Charmaine Yabsley

From crutches and X-rays to medicines, we look at what you can do with them after use or expiry. >read full article

A Volunteer doctor gets a reminder to follow his own advice

Dr. Daniel Lean

While volunteering for a not-for-profit organisation in the Pacific with my wife, Jane, we celebrated her birthday and our 25th wedding anniversary on one of the outer islands of Vanuatu, where I encountered presentations I had not seen in Australia. >read full article


Volunteer articles

Read true accounts of experiences by DocTours volunteers:

A final year medical student in Nepal

Nepal 2b medical volunteering abroadDr Sam Scaife

“Over the months of October and November, I had the chance to spend four weeks working in Nepal as part of a DocTours Voluntary Program… ”
> read full article

My Timor Leste Placement

Timor leste 3 medical volunteering abroadDr Maria DaCosta

“I had been thinking about volunteering in Timor Leste for more than a year and had been doing some up-skilling  to prepare for it. Then I saw an article in the DocTours Newsletter regrading new placements, which included Timor Leste and that was the final catalyst: I decided to do it. As a bonus, even my father, now in his 70’s but in good health, decided to go with me as a handyman volunteer, as it had been on his bucket list for years!”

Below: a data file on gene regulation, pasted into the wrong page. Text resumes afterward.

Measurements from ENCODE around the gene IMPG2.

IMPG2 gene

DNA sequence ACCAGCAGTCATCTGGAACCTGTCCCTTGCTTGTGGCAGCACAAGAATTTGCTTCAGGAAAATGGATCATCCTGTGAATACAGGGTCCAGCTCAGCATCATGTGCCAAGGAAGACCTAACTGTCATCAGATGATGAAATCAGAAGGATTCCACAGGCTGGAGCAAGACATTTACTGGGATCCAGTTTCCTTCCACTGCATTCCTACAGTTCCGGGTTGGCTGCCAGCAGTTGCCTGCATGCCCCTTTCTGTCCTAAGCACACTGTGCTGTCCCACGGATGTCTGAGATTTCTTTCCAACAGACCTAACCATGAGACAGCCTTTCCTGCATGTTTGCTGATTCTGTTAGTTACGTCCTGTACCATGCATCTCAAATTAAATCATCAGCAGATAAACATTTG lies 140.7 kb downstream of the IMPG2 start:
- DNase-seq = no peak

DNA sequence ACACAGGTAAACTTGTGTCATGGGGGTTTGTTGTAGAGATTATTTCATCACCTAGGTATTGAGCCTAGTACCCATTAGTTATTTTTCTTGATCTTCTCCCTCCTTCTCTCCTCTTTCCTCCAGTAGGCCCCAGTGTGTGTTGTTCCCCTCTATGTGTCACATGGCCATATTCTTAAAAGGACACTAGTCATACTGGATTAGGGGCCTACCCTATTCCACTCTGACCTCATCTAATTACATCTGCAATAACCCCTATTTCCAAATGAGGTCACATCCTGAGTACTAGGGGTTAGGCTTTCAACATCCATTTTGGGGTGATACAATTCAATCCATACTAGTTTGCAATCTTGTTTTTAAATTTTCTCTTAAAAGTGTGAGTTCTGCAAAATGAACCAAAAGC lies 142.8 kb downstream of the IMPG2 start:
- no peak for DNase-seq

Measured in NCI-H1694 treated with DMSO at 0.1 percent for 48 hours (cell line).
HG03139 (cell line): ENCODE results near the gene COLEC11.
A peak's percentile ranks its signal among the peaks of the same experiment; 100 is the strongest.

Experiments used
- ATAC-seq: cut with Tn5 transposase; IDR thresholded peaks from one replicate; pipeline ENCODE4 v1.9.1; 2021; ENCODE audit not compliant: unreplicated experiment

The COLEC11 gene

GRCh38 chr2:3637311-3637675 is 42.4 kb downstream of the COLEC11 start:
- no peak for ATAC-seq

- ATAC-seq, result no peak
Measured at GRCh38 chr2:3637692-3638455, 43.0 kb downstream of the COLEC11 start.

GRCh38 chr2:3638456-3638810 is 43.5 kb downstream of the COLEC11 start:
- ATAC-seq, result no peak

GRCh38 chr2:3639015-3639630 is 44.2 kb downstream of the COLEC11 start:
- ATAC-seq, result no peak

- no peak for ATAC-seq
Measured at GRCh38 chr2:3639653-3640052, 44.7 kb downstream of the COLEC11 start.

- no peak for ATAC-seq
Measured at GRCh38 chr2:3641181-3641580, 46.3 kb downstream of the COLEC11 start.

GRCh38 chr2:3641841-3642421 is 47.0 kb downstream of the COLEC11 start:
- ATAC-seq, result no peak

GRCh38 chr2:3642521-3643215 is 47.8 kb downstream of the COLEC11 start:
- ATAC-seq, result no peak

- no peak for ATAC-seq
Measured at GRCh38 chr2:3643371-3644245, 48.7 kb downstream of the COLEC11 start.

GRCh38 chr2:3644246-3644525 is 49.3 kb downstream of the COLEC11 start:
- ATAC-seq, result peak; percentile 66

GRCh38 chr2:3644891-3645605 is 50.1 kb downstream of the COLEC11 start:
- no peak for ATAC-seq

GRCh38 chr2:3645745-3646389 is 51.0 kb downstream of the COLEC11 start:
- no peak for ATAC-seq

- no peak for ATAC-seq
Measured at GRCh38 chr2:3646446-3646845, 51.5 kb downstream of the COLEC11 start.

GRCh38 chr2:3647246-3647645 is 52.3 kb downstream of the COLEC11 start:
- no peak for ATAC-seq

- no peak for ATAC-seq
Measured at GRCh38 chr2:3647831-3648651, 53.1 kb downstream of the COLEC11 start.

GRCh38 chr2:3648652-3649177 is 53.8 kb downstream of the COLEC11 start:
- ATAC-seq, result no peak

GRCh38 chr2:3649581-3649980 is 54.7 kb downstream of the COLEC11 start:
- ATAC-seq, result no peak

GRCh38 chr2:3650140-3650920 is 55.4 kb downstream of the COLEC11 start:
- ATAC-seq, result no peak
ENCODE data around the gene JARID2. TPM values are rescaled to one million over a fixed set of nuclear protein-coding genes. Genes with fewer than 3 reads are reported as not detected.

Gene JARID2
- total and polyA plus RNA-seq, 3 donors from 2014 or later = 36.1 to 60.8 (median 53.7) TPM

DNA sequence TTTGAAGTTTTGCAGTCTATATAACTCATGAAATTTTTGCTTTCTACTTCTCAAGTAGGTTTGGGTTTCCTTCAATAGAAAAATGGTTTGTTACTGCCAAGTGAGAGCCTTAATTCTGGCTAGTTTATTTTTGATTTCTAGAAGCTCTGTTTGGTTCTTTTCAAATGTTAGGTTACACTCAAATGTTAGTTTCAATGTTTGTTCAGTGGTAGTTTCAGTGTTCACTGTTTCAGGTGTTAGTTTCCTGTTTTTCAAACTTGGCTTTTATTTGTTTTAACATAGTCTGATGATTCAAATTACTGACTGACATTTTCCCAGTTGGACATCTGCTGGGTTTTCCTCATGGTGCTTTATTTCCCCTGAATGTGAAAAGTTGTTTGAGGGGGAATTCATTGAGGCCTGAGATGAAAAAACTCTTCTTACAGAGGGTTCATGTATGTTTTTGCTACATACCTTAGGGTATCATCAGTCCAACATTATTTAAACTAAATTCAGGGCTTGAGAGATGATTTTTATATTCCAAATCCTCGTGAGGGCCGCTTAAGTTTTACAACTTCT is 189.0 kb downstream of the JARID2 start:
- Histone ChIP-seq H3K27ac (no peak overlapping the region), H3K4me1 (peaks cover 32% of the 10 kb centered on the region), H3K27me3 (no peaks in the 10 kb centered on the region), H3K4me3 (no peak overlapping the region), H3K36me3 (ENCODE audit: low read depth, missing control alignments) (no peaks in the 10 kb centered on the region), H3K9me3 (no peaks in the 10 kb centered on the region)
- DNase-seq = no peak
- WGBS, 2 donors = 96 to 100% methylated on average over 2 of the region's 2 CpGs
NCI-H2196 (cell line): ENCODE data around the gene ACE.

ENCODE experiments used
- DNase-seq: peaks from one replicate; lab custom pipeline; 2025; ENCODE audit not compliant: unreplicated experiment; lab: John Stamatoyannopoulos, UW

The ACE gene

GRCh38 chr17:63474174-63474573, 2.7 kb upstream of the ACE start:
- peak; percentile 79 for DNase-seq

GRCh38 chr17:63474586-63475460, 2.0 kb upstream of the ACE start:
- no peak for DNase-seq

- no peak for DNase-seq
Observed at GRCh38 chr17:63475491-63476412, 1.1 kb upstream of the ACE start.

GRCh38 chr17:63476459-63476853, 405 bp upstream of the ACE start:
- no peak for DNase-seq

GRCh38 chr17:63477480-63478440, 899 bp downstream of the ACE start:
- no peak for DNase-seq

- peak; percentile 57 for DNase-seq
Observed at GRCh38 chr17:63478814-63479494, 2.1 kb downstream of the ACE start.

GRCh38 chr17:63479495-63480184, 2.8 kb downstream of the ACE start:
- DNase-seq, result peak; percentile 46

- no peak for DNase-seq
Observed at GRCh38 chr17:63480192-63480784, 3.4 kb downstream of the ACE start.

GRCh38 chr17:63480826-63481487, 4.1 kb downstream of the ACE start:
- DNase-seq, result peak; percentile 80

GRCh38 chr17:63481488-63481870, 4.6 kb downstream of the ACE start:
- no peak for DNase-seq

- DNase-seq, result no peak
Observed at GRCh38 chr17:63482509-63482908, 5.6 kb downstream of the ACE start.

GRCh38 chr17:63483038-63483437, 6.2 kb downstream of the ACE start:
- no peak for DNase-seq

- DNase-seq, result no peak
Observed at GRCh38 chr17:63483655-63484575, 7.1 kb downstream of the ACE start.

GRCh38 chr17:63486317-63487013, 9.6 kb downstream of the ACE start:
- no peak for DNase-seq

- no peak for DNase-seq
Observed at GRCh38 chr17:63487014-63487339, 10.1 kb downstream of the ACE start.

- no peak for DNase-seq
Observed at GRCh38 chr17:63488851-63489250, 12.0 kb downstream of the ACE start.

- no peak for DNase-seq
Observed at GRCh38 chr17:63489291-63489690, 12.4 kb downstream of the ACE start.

> read full article

My volunteer experience in Tanzania

Therese-Anthides medical volunteering abroadDr Therese Anthides

“The idea of volunteering overseas brewed in the back of my mind for many years. Apart from being at that stage of life, family and career where it seemed more feasible to ‘give something back’…”
> read full article

Another day at a Medical Clinic in Siem Reap

Natalie-Donoghue-1 medical volunteering abroadNurse Natalie Donoghue

“I ride down the river road which leads to the medical clinic. Along the way the traffic is a weaving sea of motto’s, bicycles, tuk tuks and cars. There is an ordered chaos…”
> read full article

Volunteering as a nurse in Siem Reap, Cambodia

Amanda-Mason-Jones medical volunteering abroadNurse Amanda Mason-Jones

“…usual complaints of hypertension and chest infections. Occasionally though, things like monkey bites and possible Malaria…”
> read full article

“Namaste” from Nepal

Jennifer-Leow medical volunteering abroadNurse Jennifer Leow

“…to experience my first nursing volunteer work in a totally different environment and take a break from my usual mundane nursing work…”
> read full article

Postcard from Fiji

Nurse Maria Hansson

“Thank you for everything you have done in terms of arranging this trip for me. There is a greeting from Fiji where I am enjoying my time. On my weekends off I go to resorts and go sightseeing in Suva.”
> view postcard

Working in a developing country
– what is it like?

medical volunteering abroadSally Haw

“A lot of people find the idea of living and working in a developing country a bit daunting. Working abroad anywhere takes us out of our comfort zone to a certain degree – but working somewhere where the quality of life is profoundly different to that which we are used to is undeniably a scary prospect. However, getting out of your comfort zone is no bad thing… “
> read full article